The images were captured by positioning the ice cream between the parallel plates of the temperature-controlled stage, cooled at -7 °C. This is made possible by the precision heating and cooling capacity of the CSS, as well as quartz windows, which are transparent on the shear plates, facilitating optical observation.

The authors were able to witness the distribution of air bubbles into ice-cream made from various formulations with probiotics dispersed by MSEs. They were classified into three groups; those made with sunflower oil (Oil-MSE); Anhydrous Milk Fat (AMF-MSE), and a control batch without MSEs formulated with milk fat.

Air cells in each image were partitioned into another three classes, according to the maximum length of the longest line joining two points of the cell's outline and passing through the centroid (average size): class 1 was made up of air cells with 0–20 μm size, class 2 was air cells with 20–40 μm size, class 3 contained air cells above 40 μm size.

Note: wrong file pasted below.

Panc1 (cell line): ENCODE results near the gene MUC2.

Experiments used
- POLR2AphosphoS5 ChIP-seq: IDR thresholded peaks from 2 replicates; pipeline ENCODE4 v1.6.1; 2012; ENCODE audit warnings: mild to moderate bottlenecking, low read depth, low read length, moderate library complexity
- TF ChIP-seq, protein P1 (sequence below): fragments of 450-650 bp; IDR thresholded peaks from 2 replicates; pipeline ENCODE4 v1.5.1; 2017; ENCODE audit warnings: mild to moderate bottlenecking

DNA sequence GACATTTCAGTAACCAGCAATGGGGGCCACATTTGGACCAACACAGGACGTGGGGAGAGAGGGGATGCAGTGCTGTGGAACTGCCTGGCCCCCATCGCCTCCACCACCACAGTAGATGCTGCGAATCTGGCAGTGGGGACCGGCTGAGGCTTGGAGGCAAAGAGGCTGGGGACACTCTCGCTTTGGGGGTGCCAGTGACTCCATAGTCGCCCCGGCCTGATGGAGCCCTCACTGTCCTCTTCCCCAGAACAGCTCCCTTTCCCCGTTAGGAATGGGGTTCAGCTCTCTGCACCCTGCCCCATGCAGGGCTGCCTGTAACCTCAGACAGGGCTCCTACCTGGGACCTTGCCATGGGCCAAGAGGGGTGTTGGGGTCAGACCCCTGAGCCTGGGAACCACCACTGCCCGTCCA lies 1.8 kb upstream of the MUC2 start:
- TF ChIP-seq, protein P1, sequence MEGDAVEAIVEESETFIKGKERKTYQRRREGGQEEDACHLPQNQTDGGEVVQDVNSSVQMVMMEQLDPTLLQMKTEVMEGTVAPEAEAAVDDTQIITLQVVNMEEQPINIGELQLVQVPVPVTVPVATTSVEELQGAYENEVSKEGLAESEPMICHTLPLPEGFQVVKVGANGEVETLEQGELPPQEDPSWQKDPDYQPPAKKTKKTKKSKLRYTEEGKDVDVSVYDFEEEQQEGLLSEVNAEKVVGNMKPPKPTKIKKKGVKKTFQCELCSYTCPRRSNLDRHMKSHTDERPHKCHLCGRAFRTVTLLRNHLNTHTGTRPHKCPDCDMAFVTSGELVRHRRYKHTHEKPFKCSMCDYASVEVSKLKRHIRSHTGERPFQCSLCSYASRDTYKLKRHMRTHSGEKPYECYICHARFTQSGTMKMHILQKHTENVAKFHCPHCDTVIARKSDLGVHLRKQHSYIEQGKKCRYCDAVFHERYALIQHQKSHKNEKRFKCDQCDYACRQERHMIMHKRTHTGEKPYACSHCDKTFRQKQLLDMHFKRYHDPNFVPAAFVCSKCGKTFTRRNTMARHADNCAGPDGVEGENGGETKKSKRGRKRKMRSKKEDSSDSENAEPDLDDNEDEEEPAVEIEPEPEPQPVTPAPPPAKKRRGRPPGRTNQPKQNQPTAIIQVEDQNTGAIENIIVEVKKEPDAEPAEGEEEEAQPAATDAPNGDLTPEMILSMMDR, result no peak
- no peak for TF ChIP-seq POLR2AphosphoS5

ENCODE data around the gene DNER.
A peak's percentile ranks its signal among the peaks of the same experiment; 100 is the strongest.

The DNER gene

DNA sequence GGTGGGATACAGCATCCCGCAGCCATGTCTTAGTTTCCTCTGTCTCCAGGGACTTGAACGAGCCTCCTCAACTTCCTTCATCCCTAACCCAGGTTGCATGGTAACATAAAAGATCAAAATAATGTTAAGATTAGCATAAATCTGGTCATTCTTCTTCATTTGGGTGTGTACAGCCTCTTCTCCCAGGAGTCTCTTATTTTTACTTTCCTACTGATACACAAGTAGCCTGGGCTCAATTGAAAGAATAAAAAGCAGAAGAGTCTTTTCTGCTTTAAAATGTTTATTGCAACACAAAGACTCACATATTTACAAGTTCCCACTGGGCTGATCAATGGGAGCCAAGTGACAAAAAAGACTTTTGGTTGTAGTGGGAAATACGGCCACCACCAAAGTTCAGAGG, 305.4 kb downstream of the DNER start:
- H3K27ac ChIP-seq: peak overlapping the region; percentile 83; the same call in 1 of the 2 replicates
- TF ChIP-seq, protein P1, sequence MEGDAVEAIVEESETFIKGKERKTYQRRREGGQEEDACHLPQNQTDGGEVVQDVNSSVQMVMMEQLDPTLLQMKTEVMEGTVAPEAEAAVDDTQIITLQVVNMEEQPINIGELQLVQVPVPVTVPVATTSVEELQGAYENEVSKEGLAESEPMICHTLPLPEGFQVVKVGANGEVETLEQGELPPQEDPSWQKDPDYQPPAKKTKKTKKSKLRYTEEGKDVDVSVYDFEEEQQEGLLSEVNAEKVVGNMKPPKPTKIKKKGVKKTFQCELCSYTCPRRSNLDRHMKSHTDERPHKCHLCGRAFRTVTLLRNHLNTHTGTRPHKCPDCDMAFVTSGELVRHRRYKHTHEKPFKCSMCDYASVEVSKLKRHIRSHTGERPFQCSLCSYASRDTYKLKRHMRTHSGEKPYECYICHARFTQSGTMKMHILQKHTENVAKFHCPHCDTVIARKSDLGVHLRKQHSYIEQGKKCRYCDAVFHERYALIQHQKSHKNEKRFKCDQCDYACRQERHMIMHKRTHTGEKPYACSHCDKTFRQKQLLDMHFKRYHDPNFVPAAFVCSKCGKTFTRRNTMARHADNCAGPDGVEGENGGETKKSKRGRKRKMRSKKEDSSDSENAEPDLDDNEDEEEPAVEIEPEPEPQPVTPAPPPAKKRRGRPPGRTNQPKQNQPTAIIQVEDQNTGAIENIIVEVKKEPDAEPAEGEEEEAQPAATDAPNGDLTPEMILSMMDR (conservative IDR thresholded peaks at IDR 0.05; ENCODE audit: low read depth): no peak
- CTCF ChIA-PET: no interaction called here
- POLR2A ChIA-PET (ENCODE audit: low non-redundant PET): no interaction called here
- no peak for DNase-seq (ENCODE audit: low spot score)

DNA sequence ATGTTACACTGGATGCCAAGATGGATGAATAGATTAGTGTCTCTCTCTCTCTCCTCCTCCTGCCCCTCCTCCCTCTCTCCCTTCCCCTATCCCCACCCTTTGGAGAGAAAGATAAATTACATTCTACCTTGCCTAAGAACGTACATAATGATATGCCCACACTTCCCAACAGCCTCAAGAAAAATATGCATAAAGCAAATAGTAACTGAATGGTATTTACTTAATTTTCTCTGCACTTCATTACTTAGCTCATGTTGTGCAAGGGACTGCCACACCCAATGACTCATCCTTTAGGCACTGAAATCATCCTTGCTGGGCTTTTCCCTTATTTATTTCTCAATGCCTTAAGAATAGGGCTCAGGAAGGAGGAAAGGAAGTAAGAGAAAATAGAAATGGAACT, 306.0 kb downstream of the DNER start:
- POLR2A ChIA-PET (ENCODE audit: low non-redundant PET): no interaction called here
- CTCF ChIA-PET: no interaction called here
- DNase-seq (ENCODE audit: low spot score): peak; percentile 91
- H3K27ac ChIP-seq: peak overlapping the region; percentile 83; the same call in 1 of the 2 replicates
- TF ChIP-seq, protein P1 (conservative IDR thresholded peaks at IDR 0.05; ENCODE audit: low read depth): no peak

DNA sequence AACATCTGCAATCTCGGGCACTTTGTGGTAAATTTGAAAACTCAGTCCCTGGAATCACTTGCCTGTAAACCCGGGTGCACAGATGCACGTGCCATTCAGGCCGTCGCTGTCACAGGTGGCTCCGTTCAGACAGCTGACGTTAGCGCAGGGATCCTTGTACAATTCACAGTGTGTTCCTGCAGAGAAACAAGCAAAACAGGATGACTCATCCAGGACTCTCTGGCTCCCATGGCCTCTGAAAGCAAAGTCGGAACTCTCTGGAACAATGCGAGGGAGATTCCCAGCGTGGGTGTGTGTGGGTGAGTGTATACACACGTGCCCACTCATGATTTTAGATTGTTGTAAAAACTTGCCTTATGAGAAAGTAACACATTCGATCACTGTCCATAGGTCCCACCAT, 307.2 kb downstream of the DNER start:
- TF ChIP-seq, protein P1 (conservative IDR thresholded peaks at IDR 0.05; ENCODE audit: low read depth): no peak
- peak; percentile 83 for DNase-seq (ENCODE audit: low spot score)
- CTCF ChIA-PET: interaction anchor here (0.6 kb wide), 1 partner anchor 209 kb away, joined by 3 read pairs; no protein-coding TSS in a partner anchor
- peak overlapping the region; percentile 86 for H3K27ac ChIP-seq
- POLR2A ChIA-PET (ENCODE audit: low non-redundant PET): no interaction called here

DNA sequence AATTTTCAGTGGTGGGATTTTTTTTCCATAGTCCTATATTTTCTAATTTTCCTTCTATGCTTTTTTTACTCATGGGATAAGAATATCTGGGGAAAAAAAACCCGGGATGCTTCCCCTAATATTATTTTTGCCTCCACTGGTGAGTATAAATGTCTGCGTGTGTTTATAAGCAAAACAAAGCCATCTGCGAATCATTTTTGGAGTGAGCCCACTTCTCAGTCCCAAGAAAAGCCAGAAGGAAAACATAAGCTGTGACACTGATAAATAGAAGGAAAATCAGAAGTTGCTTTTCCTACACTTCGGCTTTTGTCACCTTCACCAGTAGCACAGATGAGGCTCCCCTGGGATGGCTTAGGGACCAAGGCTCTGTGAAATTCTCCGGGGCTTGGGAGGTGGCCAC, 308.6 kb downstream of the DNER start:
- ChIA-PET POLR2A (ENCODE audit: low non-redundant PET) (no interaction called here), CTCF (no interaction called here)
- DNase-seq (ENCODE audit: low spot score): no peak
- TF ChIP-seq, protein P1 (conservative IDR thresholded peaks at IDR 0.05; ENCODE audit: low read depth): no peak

The percentage ratio between the number of air cells in each class and the overall number of air cells in the image was then calculated.

Meltdown dynamics of ice creams formulated with MSEs compared to the control sample

Meltdown dynamics of ice creams formulated with MSEs compared to the control sample. Image Credit: Linkam Scientific Instruments

Oil-MSE ice cream demonstrated the lowest number of air cells that were distributed uniformly. Comparatively, AMF-MSE ice cream showed the greatest number of air cells, but they were distributed in a non-uniform manner and tightly packed, leading to a structure similar to foam.

Finally, the control sample demonstrated air bubbles and distribution size for contrast between the ice cream prepared with MSE containing oil and that of anhydrous milk fat.

The researchers determined that the presence of crystalline monoglycerides in oil-MSE containing samples enabled potential partial fat coalescence throughout the whipping and freezing processes, resulting in air bubble stabilization which led to higher overrun (the amount of ice cream aerated successfully).